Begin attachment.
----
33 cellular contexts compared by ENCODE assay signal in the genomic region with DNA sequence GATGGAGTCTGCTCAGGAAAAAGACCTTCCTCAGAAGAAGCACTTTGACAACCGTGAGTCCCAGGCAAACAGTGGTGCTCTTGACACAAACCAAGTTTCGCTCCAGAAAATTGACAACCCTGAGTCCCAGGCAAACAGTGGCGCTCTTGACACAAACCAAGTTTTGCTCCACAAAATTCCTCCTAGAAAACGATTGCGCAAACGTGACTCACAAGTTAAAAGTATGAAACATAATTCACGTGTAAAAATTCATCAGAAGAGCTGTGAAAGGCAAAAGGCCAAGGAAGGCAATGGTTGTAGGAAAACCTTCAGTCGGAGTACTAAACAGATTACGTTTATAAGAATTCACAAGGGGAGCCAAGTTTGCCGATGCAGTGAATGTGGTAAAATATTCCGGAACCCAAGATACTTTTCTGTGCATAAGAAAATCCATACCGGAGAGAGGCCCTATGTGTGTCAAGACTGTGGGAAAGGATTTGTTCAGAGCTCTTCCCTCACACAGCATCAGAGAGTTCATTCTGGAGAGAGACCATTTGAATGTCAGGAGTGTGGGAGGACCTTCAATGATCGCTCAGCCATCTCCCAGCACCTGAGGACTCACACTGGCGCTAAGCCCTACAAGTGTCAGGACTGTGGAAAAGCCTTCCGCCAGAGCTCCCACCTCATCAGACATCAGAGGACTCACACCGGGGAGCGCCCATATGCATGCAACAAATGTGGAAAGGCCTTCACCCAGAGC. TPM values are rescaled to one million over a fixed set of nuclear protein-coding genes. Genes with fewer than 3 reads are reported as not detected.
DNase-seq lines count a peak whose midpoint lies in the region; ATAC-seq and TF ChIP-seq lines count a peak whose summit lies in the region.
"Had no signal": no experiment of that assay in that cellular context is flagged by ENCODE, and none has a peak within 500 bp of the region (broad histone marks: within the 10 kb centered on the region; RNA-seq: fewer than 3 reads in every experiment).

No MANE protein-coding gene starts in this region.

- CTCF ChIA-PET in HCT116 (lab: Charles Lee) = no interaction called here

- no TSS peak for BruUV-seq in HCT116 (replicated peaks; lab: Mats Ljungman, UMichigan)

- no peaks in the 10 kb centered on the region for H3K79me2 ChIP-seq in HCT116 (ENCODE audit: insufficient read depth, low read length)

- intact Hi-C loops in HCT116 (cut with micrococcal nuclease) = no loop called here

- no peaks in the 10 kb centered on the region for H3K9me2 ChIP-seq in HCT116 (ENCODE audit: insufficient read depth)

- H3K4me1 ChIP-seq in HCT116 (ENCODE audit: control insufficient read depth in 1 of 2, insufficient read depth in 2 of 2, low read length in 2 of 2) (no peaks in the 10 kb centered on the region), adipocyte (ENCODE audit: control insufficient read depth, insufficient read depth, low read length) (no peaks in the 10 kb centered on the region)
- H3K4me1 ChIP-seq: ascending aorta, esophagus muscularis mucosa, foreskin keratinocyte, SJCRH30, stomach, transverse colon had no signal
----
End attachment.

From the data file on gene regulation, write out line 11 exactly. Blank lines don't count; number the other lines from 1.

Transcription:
- H3K4me1 ChIP-seq: ascending aorta, esophagus muscularis mucosa, foreskin keratinocyte, SJCRH30, stomach, transverse colon had no signal